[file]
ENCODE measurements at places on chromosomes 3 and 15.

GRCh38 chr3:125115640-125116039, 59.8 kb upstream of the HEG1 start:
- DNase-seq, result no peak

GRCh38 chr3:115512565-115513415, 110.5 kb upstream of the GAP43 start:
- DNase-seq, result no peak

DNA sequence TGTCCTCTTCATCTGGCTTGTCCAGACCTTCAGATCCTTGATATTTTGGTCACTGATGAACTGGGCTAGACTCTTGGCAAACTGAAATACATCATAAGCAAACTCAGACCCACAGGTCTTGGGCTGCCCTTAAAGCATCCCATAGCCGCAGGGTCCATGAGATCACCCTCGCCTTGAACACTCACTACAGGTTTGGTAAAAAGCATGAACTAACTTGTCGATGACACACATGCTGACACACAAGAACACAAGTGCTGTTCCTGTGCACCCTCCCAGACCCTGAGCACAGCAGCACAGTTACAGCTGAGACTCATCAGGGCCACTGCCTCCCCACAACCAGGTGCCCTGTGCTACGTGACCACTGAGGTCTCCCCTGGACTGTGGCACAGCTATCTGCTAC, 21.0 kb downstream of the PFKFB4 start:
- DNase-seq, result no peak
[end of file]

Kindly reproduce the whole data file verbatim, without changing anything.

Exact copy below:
ENCODE measurements at places on chromosomes 3 and 15.

GRCh38 chr3:125115640-125116039, 59.8 kb upstream of the HEG1 start:
- DNase-seq, result no peak

GRCh38 chr3:115512565-115513415, 110.5 kb upstream of the GAP43 start:
- DNase-seq, result no peak

DNA sequence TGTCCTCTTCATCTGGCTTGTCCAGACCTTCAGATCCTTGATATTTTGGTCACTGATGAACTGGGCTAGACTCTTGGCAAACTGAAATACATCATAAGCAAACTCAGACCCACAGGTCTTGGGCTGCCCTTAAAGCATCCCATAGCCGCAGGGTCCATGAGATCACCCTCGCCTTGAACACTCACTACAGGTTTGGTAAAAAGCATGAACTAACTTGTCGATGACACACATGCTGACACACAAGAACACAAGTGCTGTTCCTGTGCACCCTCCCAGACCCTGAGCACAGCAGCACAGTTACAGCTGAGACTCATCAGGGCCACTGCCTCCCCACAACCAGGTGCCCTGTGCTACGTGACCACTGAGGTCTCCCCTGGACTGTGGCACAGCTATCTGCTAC, 21.0 kb downstream of the PFKFB4 start:
- DNase-seq, result no peak